Networks and Netwars: The Future of Terror, Crime, and Militancy

By John Arquilla; David Ronfeldt | Go to book overview

Chapter Seven
NETWAR IN THE EMERALD CITY: WTO PROTEST
STRATEGY AND TACTICS
Paul de Armond

Editors' abstract. In a free society, netwar can run wild—sometimes literally. The Battle of Seattle is the best case of this to date. De Armond (Public Good Project) offers an eyewitness account, analyzing all players and their strategies and revealing how and why the Direct Action Network did so well. This struggle featured a rich mix of activists and anarchists, from around the world, who were intent upon disrupting a gathering of governmental and international institutional actors that were assembling to launch the World Trade Organization. The chapter is largely condensed from a longer paper titled “Black Flag Over Seattle,” Albion Monitor, No. 72, March 2000, www.monitor.net/monitor/ seattlewto/index.html. Reprinted by permission.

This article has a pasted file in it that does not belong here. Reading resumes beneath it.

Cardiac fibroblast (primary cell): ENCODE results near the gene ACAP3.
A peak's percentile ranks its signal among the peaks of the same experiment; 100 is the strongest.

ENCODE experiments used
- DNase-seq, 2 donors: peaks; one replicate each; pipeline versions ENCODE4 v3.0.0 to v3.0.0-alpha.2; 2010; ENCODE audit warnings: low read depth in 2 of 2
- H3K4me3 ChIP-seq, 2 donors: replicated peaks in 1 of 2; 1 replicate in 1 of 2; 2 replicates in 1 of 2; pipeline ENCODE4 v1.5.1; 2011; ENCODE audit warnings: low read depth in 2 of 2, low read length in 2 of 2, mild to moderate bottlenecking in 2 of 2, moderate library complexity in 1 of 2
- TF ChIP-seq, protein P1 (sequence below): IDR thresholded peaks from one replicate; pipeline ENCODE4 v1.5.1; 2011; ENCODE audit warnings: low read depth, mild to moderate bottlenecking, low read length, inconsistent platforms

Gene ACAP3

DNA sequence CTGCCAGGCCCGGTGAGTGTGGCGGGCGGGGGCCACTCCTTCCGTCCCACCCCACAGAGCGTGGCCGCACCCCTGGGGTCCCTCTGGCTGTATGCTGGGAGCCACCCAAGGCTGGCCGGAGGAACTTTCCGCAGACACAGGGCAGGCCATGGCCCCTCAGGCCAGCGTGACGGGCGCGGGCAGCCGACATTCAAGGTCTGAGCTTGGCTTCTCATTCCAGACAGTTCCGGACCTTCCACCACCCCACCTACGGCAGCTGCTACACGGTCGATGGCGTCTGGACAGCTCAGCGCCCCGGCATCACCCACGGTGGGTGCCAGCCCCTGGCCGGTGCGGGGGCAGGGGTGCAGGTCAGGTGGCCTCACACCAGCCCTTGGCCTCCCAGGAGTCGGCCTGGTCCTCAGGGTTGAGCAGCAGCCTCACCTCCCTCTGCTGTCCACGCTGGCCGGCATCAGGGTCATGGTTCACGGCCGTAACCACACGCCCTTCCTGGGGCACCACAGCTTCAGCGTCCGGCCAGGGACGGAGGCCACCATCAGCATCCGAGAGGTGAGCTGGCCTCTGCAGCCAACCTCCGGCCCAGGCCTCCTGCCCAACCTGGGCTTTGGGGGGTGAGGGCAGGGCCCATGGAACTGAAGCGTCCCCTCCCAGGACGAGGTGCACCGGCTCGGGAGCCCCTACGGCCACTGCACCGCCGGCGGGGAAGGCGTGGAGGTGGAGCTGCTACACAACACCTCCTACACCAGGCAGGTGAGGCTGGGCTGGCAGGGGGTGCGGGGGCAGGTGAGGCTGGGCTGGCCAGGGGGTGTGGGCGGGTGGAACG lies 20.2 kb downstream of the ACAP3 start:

Seattle, like many American cities, has self-appointed nicknames. One of Seattle's nicknames is “The Emerald City,” a reference to its perpetually soggy evergreen vegetation and to the mythical Land of Oz. On November 30, 1999, Seattleites awoke to the reality of an emerging global protest movement. This movement was not created in Seattle. Other protests with similar motives, participants, and strategies had been happening in the United States and around the world for a considerable time. What made the “N30” protests remarkable was the shock that we, like Dorothy and Toto, were no longer in Kansas.

For the next year, roving protests continued the agitation that exploded in Seattle. In the United States, Boston (Biodevastation), Washington, D.C. (A16), numerous cities on May Day (M1), Milwaukee (animal rights), Detroit and Winsor, Ontario (OAS), Philadelphia (Republican Convention), and Los Angeles (Democratic Convention) were visited by what protesters called the “spirit of Seattle.” Around

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